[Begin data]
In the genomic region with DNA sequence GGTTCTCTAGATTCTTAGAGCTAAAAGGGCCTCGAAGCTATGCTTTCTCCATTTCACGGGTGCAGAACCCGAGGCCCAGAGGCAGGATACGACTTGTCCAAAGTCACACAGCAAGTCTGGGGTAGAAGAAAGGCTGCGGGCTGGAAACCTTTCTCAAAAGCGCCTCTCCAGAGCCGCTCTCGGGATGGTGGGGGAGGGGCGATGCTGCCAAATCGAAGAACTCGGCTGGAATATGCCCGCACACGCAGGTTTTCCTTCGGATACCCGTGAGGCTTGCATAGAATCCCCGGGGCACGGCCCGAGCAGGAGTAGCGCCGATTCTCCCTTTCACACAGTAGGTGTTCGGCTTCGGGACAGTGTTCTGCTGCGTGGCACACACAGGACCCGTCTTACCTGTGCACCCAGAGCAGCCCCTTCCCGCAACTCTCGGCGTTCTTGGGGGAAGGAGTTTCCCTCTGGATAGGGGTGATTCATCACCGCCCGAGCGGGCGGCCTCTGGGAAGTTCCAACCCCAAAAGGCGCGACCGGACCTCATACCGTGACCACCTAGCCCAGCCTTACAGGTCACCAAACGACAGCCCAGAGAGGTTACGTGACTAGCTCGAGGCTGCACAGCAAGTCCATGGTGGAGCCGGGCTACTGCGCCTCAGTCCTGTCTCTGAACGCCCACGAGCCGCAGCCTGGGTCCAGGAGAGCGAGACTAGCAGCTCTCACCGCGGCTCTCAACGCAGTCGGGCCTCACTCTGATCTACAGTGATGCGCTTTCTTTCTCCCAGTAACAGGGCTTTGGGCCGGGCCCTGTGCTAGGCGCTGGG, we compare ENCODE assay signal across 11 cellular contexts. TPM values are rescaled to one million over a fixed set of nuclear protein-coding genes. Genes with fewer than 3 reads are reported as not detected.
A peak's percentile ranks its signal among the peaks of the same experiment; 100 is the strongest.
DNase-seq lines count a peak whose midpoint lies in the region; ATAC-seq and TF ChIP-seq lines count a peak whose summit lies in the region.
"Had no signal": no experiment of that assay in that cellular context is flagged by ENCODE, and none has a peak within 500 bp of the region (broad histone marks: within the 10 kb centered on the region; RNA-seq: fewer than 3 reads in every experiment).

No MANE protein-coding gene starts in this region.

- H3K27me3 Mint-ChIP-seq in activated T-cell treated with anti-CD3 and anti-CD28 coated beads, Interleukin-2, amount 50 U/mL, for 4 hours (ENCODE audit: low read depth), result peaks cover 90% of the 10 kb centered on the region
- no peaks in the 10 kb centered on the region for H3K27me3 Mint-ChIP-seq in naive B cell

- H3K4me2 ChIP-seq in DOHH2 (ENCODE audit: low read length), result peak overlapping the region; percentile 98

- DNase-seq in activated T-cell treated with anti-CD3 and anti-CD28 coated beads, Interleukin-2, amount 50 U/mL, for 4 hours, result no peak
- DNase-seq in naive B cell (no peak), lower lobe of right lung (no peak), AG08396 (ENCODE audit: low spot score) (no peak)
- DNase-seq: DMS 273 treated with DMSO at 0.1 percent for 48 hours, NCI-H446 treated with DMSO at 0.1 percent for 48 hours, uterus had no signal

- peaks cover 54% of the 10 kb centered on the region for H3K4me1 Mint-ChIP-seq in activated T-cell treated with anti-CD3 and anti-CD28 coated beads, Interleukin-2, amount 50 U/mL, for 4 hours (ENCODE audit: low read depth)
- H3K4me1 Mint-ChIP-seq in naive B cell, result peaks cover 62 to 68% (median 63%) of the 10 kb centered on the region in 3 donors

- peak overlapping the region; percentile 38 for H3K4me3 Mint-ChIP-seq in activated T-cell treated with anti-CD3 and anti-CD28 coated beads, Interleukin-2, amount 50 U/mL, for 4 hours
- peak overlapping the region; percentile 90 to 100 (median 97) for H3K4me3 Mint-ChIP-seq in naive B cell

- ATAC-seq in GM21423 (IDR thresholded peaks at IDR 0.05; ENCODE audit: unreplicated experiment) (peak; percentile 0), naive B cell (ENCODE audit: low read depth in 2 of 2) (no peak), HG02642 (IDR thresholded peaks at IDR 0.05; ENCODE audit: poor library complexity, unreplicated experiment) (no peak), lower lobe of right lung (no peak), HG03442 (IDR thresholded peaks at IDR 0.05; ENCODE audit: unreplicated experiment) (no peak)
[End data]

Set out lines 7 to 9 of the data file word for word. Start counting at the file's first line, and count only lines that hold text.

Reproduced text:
- no peaks in the 10 kb centered on the region for H3K27me3 Mint-ChIP-seq in naive B cell

- H3K4me2 ChIP-seq in DOHH2 (ENCODE audit: low read length), result peak overlapping the region; percentile 98

- DNase-seq in activated T-cell treated with anti-CD3 and anti-CD28 coated beads, Interleukin-2, amount 50 U/mL, for 4 hours, result no peak